Venezuela’s Maduro Accuses Trump of ‘Sabotaging’ His Sham Legislative Elections

Venezuelan President Nicolas Maduro speaks during a press conference in Caracas on September 30, 2019. - Virtually all countries sent diplomats to the United Nations for the General Assembly last week, but Venezuela was a special case -- it had two delegations, each dueling for recognition. (Photo by YURI CORTEZ …
YURI CORTEZ/AFP/Getty Images

Venezuelan dictator Nicolás Maduro on Tuesday accused President Donald Trump of attempting to “sabotage” upcoming legislative elections, which Maduro convened for December despite not legally being president of Venezuela for over a year.

According to Maduro, ongoing attempts by former presidential candidate and opposition personality Henrique Capriles Radonski to persuade the country to participate in elections — which Capriles bizarrely walked back on in an interview on Tuesday — are part of a plan coordinated by Trump himself to delay them for political gain.

“The government of Donald Trump gave the order to sabotage the parliamentary elections in Venezuela, but it seems that, step by step, another national, sovereign opposition is emerging,” Maduro said during a military award ceremony on Tuesday, without providing any evidence for the claim.

“Capriles and his buddy [President Juan] Guaidó personalize everything, but they do not realize that it is not Maduro, it is the people. He wants to sabotage the elections,” he explained. “Capriles understands this, given the people have defeated him twice.”

Capriles lost the 2012 presidential election, widely considered neither free nor fair, to dictator Hugo Chávez. A year later, following Chávez’s death, Capriles lost another election to Maduro. Capriles publicly insisted he had won.

Despite his experiences with socialist-run elections, Capriles — who had long disappeared to the margins of Venezuelan politics — resurfaced in late August to demand that Guaidó and opposition leaders participate in the legislative elections.

“We will not leave the people without an option, we will support women and men who want to open paths,” Capriles said last week. “This is not about voting or not voting. The true dilemma is to struggle or not struggle, and I have decided to struggle.”

On Tuesday, following widespread condemnation of his attempts to legitimize Maduro-run elections, Capriles shrugged and said he did not know if even he, personally, would vote in December.

“I don’t know if I am going to vote on December 6. I think it is a false dilemma whether to participate or not participate, as the nation is not thinking about [elections] right now,” Capriles said.

In his remarks Tuesday, Maduro went on to claim that it is not himself, but a “stubborn and conscientious, rebellious, fighting and warrior people” who have won the past two presidential elections for him.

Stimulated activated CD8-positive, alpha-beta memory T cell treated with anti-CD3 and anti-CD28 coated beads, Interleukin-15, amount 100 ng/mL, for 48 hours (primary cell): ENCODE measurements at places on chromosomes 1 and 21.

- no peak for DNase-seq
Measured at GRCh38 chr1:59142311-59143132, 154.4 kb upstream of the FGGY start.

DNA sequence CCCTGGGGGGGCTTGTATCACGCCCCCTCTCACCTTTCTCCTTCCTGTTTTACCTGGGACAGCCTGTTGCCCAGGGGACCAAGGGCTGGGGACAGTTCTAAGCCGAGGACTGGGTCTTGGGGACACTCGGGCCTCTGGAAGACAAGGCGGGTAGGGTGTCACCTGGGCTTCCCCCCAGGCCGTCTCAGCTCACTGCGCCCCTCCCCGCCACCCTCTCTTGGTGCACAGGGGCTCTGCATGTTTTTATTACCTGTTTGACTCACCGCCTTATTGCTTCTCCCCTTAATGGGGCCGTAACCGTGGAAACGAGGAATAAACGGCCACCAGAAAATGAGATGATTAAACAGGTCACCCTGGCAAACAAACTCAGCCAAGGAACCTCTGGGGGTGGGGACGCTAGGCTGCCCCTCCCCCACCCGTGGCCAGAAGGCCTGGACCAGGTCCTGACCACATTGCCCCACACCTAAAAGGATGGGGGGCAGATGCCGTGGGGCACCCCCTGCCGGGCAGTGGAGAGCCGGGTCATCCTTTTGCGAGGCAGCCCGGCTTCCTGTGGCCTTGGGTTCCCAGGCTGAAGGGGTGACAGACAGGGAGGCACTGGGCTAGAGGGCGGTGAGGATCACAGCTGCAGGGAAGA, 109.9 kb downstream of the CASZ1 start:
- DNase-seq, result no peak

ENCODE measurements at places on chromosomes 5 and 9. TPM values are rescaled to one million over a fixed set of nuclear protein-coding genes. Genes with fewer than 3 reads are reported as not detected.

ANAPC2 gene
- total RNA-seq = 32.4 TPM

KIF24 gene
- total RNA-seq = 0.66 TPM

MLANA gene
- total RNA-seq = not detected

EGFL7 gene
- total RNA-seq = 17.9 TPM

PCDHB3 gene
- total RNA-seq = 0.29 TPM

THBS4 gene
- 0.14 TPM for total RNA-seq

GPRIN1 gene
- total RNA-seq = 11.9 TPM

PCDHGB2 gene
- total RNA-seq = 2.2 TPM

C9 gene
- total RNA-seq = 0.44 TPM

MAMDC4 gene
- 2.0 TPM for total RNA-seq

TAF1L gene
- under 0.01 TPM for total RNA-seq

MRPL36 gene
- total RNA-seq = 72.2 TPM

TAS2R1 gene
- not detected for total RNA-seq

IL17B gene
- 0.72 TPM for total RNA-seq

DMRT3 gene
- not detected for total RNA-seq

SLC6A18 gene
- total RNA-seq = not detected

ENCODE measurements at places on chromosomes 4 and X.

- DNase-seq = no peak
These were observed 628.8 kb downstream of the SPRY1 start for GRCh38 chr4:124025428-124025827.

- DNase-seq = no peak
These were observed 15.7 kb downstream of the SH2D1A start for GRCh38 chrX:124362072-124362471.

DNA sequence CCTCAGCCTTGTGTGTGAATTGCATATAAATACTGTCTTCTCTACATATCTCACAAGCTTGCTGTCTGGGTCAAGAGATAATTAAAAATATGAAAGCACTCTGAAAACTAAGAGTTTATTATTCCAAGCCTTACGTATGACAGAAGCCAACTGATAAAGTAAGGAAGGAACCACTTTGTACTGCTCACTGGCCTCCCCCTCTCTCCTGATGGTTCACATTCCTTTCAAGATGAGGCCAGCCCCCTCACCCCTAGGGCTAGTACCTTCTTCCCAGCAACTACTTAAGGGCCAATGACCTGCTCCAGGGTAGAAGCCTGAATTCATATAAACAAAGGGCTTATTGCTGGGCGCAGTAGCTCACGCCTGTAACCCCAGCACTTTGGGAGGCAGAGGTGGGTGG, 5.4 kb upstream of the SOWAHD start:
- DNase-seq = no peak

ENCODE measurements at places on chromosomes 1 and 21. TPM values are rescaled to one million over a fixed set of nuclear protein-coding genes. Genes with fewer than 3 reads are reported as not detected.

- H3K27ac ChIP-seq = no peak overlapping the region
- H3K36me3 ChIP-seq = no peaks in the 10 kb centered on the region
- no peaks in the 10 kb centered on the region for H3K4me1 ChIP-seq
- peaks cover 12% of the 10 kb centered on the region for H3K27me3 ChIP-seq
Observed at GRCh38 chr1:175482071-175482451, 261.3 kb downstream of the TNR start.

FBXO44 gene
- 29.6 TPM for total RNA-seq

“Let those who want to listen to me and those who don’t listen to me in Venezuela and beyond Venezuela, these parliamentary elections are mandatory and in any circumstance – rain, thunder, or lightning – they must take place. All for the good of our institutions and democracy, there is no other option,” he affirmed.

The 57-year-old socialist added that he would win the upcoming elections and “rescue” the National Assembly from opposition control and put an end to international sanctions imposed by European countries and the United States.

The National Assembly is the last remaining democratically elected institution in the country, but elections for seats in the lawmaking body have not occurred since 2015 when the opposition overwhelmingly defeated Maduro’s United Socialist Party of Venezuela (PSUV).

“In Venezuela, Donald Trump, [Colombian President] Iván Duque, or a fugitive from justice will not decide who will be the next deputies, but our beloved people in a sovereign way,” he declared. “The time has come to rescue the National Assembly and put it at the service of the people, who will rescue Citgo, the gold in London, and billions of dollars seized in Europe and the United States.”

Duque, a conservative allied with the United States, is one of the many Latin American leaders pushing for the removal of Maduro from power. Citgo, a U.S. based oil refinery, was placed in the hands Juan Guaidó — who legally became president of Venezuela after Maduro’s term expired in January 2019 — following his inauguration. Boris Johnson’s conservative government in the United Kingdom has also frozen Venezuela’s gold assets held in London as part of an international effort to deprive the Maduro regime of access to foreign capital.

Maduro has presided over at least five fraudulent elections since he took power in 2013. He enters this election season with the unprecedented advantage of having seized the leadership of multiple opposition political parties through the socialist-controlled Supreme Court. In July, the court ousted the board of Guaidó’s former party, the center-left Popular Will, and named José Gregorio Noriega, a lawmaker previously expelled from the party for his links to the Maduro regime, as its new leader. The month before, the court also seized control of the center-left Democratic Action and Justice First parties (Capriles’ party), a move that will consolidate his power in the upcoming elections even if opposition parties successfully take control of the chamber.

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